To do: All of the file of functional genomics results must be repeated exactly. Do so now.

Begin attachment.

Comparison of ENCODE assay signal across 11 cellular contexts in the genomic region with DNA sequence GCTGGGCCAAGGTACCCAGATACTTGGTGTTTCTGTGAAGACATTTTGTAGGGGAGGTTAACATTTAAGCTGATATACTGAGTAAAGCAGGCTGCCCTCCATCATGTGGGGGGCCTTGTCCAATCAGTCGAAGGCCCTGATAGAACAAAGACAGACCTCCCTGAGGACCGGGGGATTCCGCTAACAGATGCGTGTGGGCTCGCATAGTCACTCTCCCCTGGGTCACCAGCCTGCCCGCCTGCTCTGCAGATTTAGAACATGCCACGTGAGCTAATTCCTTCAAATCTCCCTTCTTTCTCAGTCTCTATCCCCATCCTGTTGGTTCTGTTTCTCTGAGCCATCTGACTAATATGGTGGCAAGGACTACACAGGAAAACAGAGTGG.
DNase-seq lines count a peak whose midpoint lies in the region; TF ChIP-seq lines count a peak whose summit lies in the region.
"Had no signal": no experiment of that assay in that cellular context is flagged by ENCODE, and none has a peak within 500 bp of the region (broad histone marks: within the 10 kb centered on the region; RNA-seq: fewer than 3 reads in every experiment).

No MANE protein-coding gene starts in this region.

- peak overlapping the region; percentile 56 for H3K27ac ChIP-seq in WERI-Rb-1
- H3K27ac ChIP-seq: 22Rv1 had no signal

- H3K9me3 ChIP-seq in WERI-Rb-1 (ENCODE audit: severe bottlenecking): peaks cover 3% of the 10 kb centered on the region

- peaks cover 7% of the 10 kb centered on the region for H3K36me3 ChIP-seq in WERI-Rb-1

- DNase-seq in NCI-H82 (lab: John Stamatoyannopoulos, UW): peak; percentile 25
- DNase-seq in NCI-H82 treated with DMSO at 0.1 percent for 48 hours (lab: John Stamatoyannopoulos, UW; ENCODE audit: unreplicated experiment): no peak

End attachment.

Comparison of ENCODE assay signal across 11 cellular contexts in the genomic region with DNA sequence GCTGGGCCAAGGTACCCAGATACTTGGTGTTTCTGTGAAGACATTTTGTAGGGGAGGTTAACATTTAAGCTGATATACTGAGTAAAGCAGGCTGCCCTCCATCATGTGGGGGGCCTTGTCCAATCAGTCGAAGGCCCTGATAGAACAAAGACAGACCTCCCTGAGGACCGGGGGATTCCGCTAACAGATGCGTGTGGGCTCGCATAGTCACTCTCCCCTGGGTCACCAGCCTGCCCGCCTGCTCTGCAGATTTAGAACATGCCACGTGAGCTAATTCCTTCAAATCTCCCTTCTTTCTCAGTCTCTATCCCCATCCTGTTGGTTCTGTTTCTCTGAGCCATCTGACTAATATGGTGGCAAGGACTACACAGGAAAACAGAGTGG.
DNase-seq lines count a peak whose midpoint lies in the region; TF ChIP-seq lines count a peak whose summit lies in the region.
"Had no signal": no experiment of that assay in that cellular context is flagged by ENCODE, and none has a peak within 500 bp of the region (broad histone marks: within the 10 kb centered on the region; RNA-seq: fewer than 3 reads in every experiment).

No MANE protein-coding gene starts in this region.

- peak overlapping the region; percentile 56 for H3K27ac ChIP-seq in WERI-Rb-1
- H3K27ac ChIP-seq: 22Rv1 had no signal

- H3K9me3 ChIP-seq in WERI-Rb-1 (ENCODE audit: severe bottlenecking): peaks cover 3% of the 10 kb centered on the region

- peaks cover 7% of the 10 kb centered on the region for H3K36me3 ChIP-seq in WERI-Rb-1

- DNase-seq in NCI-H82 (lab: John Stamatoyannopoulos, UW): peak; percentile 25
- DNase-seq in NCI-H82 treated with DMSO at 0.1 percent for 48 hours (lab: John Stamatoyannopoulos, UW; ENCODE audit: unreplicated experiment): no peak